Sleep disturbance as the hallmark of posttraumatic stress disorder

Am J Psychiatry. 1989 Jun;146(6):697-707. doi: 10.1176/ajp.146.6.697.


The reexperiencing of a traumatic event in the form of repetitive dreams, memories, or flashbacks is one of the cardinal manifestations of posttraumatic stress disorder (PTSD). The dream disturbance associated with PTSD may be relatively specific for this disorder, and dysfunctional REM sleep mechanisms may be involved in the pathogenesis of the posttraumatic anxiety dream. Furthermore, the results of neurophysiological studies in animals suggest that CNS processes generating REM sleep may participate in the control of the classical startle response, which may be akin to the startle behavior commonly described in PTSD patients. Speculating that PTSD may be fundamentally a disorder of REM sleep mechanisms, the authors suggest several strategies for future research.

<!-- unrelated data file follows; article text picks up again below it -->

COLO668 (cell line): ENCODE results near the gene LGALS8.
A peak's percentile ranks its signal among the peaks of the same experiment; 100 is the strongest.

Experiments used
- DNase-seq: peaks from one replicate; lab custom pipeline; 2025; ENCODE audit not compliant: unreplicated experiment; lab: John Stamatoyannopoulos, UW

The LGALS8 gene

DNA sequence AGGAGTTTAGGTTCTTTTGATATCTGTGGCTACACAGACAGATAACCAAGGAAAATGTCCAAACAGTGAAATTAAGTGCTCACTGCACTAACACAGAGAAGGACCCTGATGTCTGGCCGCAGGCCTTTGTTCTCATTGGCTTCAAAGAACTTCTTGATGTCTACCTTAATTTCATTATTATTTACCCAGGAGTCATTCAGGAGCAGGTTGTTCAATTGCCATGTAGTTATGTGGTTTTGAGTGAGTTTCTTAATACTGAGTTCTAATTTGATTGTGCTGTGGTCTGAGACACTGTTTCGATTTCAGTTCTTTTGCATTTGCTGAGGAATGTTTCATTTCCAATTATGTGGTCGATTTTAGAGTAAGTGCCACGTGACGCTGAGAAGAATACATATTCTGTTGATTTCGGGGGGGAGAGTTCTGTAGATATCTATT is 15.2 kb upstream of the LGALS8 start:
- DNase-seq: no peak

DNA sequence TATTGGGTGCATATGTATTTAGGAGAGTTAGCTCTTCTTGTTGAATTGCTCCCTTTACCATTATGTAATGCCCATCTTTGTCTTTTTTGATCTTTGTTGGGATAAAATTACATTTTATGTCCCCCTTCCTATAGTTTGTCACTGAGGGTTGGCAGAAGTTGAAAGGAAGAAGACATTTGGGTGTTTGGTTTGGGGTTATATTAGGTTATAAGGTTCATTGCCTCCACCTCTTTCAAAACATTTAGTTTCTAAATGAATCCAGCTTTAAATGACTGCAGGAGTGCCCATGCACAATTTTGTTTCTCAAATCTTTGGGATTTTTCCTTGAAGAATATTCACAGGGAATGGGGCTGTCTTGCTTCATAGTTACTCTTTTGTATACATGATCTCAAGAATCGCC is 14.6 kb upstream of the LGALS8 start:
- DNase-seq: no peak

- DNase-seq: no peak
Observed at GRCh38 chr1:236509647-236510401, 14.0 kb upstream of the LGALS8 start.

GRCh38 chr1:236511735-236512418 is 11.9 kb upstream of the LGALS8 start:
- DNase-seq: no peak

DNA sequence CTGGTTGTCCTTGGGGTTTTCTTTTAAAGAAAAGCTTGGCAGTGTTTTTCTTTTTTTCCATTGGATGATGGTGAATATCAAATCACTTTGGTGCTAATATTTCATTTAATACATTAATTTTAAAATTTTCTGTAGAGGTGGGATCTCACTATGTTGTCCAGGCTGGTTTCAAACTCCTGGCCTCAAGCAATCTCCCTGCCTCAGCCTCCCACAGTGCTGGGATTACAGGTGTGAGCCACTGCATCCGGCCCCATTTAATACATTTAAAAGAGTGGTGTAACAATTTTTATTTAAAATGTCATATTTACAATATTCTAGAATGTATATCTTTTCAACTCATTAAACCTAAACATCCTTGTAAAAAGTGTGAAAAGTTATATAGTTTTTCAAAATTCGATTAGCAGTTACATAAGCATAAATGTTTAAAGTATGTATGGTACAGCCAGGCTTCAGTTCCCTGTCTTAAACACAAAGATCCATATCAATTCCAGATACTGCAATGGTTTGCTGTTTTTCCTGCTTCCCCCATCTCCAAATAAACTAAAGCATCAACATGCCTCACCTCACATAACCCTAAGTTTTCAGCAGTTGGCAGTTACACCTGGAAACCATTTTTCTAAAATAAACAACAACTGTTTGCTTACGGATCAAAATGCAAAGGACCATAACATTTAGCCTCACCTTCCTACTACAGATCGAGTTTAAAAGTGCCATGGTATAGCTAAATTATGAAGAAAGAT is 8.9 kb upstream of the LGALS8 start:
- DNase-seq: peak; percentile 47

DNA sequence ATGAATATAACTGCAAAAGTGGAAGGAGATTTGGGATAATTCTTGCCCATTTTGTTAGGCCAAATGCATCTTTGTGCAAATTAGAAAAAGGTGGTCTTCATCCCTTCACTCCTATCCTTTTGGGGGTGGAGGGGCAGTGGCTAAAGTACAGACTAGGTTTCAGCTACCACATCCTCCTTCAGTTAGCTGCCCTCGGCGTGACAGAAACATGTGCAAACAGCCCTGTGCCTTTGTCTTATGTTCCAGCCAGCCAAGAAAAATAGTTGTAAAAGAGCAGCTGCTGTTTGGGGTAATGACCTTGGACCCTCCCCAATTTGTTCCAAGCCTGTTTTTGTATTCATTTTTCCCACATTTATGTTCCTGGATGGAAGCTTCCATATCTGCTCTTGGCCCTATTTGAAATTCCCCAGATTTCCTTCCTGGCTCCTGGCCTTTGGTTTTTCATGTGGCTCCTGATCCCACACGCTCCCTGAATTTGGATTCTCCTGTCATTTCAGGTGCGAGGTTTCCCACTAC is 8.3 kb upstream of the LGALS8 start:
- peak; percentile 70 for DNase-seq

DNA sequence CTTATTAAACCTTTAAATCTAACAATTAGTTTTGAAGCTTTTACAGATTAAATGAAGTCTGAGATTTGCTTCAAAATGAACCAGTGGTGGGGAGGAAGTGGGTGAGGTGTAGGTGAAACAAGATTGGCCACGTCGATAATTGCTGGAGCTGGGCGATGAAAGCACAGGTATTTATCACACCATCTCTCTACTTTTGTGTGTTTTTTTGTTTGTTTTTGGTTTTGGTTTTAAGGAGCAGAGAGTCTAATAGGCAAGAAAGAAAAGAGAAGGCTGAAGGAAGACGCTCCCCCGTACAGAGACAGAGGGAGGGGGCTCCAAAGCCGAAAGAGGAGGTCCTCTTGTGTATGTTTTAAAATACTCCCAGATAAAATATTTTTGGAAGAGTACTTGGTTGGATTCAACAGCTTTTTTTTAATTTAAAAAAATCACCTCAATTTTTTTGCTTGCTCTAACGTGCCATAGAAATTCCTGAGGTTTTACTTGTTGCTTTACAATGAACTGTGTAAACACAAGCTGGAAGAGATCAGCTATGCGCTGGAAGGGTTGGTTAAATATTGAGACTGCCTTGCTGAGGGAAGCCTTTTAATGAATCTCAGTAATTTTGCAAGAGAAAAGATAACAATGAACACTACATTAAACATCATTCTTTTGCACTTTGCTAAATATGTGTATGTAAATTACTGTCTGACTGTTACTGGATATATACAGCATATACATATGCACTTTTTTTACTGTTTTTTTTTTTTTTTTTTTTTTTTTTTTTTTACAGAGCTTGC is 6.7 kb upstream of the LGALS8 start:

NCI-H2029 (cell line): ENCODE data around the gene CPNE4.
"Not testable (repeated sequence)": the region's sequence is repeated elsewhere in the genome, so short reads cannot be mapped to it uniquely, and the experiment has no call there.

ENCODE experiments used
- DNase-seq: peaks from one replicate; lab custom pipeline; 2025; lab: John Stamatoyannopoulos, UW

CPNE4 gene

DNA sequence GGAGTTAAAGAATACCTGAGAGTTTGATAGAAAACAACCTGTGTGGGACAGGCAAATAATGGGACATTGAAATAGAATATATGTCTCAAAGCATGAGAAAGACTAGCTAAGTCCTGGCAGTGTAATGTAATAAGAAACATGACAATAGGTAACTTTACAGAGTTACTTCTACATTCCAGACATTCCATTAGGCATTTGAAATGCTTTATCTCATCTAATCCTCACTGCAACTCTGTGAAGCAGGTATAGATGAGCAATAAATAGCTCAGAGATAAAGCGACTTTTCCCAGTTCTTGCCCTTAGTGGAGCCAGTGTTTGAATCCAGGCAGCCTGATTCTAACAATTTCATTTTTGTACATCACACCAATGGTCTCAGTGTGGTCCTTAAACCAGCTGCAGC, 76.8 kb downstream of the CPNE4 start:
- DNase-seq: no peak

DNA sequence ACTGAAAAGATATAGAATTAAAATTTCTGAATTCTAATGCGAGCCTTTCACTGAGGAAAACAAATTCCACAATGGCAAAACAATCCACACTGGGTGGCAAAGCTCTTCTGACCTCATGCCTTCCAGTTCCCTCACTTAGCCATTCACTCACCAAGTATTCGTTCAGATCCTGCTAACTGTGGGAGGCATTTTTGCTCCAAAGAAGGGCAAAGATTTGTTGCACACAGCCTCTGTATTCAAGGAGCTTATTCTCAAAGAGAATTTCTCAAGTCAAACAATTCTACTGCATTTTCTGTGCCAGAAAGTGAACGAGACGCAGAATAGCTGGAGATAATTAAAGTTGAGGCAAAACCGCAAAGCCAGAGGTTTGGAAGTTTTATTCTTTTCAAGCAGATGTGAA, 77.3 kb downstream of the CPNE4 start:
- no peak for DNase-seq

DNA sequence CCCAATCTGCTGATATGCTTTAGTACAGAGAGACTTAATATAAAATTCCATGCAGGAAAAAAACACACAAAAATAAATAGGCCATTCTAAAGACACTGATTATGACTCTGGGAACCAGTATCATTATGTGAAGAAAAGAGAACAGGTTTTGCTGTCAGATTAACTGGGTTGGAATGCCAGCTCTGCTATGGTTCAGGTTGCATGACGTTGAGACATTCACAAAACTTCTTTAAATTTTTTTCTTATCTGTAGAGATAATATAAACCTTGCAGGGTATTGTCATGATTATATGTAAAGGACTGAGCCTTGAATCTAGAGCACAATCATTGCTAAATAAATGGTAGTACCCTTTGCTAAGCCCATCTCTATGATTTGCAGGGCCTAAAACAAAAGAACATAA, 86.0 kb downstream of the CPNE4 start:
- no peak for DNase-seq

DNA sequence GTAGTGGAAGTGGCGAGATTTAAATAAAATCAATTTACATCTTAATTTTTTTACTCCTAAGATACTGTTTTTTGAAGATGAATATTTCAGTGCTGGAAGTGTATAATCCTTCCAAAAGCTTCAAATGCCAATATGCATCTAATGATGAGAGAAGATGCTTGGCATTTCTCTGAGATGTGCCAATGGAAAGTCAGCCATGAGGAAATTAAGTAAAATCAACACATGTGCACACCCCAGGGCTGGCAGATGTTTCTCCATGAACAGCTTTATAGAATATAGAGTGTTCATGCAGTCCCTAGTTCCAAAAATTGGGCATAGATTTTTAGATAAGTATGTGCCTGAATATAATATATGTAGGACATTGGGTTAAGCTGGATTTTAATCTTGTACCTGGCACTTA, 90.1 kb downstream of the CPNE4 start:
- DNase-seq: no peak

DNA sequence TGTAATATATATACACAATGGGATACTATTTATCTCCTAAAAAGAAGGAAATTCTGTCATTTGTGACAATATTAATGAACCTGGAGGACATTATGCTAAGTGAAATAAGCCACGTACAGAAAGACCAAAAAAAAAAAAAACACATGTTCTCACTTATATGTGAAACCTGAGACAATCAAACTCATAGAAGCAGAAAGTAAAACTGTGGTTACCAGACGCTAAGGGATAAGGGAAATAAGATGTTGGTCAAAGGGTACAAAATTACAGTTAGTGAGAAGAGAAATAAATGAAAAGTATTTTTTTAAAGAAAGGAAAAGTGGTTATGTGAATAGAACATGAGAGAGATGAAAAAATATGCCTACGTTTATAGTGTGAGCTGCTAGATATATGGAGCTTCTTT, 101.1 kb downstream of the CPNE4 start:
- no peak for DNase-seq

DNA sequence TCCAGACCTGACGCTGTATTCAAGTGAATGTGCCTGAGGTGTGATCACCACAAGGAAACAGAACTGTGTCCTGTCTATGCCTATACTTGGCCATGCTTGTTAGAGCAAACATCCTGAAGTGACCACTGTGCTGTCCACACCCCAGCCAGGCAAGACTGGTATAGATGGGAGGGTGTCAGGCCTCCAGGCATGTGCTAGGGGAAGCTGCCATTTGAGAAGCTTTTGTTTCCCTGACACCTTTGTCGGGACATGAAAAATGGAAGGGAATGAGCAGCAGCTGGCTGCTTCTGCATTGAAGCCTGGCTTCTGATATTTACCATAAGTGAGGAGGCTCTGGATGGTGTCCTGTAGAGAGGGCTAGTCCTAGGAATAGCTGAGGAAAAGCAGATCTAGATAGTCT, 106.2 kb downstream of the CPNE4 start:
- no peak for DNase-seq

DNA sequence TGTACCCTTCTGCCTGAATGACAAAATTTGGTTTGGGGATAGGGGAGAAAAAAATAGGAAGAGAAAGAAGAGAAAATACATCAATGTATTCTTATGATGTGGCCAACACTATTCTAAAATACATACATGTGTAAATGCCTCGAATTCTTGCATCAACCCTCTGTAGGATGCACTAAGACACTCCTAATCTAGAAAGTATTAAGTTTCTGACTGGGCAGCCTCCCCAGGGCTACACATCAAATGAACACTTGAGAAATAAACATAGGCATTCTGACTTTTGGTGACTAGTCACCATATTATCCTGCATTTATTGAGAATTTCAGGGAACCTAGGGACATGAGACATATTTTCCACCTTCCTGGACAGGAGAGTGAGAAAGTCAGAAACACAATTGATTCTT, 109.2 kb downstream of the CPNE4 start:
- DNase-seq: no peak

Publication types

  • Research Support, U.S. Gov't, Non-P.H.S.
  • Review

MeSH terms

  • Anxiety / physiopathology
  • Dreams / physiology
  • Humans
  • Sleep / physiology
  • Sleep Wake Disorders / physiopathology*
  • Sleep, REM / physiology
  • Stress Disorders, Post-Traumatic / physiopathology*